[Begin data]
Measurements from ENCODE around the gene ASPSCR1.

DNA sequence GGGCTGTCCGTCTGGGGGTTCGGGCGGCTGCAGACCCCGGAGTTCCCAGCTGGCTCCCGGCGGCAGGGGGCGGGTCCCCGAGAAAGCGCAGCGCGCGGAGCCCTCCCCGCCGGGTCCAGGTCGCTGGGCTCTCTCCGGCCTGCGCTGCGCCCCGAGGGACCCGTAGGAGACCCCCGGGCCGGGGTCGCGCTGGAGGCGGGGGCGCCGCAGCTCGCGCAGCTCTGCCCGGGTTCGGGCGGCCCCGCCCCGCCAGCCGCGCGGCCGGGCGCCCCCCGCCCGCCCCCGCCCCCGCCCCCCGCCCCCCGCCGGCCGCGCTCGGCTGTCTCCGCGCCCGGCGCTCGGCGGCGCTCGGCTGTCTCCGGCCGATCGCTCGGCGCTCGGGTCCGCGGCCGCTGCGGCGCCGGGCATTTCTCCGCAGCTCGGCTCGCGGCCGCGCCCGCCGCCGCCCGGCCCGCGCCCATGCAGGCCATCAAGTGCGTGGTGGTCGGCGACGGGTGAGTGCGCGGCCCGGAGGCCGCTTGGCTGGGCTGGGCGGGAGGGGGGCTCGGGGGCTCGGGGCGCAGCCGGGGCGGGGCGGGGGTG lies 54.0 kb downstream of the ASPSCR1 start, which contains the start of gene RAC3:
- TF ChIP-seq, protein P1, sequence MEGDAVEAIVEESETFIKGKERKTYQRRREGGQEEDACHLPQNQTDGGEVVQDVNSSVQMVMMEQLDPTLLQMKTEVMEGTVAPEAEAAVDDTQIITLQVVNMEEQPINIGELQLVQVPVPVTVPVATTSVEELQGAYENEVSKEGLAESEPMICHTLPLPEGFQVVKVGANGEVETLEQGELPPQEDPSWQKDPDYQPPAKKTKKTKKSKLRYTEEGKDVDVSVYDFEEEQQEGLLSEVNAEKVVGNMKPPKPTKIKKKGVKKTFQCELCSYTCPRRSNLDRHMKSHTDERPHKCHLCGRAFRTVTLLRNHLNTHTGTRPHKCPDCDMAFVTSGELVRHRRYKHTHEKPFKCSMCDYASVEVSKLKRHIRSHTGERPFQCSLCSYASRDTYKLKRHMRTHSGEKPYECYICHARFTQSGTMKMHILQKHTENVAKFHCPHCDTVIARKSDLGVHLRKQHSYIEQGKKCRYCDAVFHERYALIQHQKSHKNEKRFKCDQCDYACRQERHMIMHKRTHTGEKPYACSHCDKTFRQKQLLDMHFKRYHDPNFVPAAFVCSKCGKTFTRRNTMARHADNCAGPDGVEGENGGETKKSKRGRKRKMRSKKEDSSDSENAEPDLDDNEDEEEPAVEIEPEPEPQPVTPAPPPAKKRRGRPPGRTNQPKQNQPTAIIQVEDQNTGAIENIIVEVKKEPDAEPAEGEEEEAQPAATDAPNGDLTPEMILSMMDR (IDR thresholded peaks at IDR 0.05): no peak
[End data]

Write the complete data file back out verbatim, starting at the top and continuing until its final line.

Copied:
Measurements from ENCODE around the gene ASPSCR1.

DNA sequence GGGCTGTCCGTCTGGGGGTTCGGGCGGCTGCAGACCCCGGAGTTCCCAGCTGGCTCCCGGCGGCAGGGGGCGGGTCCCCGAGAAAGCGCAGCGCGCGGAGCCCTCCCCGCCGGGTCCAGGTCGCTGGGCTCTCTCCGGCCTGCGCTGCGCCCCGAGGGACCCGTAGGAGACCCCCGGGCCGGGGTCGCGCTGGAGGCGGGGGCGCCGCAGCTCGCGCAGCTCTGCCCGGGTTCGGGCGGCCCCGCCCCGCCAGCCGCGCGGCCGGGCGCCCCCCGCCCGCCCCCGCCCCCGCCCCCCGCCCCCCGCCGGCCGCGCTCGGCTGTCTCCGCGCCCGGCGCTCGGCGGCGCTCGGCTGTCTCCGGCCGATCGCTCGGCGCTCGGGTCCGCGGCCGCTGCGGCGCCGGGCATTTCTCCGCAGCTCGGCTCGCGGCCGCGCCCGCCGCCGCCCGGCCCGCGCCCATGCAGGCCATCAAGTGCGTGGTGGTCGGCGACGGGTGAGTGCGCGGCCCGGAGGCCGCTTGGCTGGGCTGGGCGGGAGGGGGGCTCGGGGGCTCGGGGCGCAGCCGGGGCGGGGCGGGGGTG lies 54.0 kb downstream of the ASPSCR1 start, which contains the start of gene RAC3:
- TF ChIP-seq, protein P1, sequence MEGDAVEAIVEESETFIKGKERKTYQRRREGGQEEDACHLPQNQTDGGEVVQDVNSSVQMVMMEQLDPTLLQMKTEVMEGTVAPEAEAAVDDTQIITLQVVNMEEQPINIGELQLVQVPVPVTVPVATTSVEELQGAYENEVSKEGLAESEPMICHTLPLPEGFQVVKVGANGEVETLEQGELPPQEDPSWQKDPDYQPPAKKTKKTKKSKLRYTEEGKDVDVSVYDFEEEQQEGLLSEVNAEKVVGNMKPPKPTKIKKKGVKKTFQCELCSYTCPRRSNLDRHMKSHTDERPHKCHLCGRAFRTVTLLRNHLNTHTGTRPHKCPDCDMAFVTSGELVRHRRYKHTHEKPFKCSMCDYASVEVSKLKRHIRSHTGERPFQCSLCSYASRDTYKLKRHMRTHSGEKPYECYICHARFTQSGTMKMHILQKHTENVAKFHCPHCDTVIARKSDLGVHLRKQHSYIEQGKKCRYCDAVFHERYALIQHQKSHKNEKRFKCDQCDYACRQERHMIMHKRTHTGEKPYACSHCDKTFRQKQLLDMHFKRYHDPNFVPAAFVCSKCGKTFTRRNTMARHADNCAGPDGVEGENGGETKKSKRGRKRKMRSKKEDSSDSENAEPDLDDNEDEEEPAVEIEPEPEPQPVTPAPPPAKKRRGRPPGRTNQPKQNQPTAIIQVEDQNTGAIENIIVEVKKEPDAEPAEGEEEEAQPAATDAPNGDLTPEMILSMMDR (IDR thresholded peaks at IDR 0.05): no peak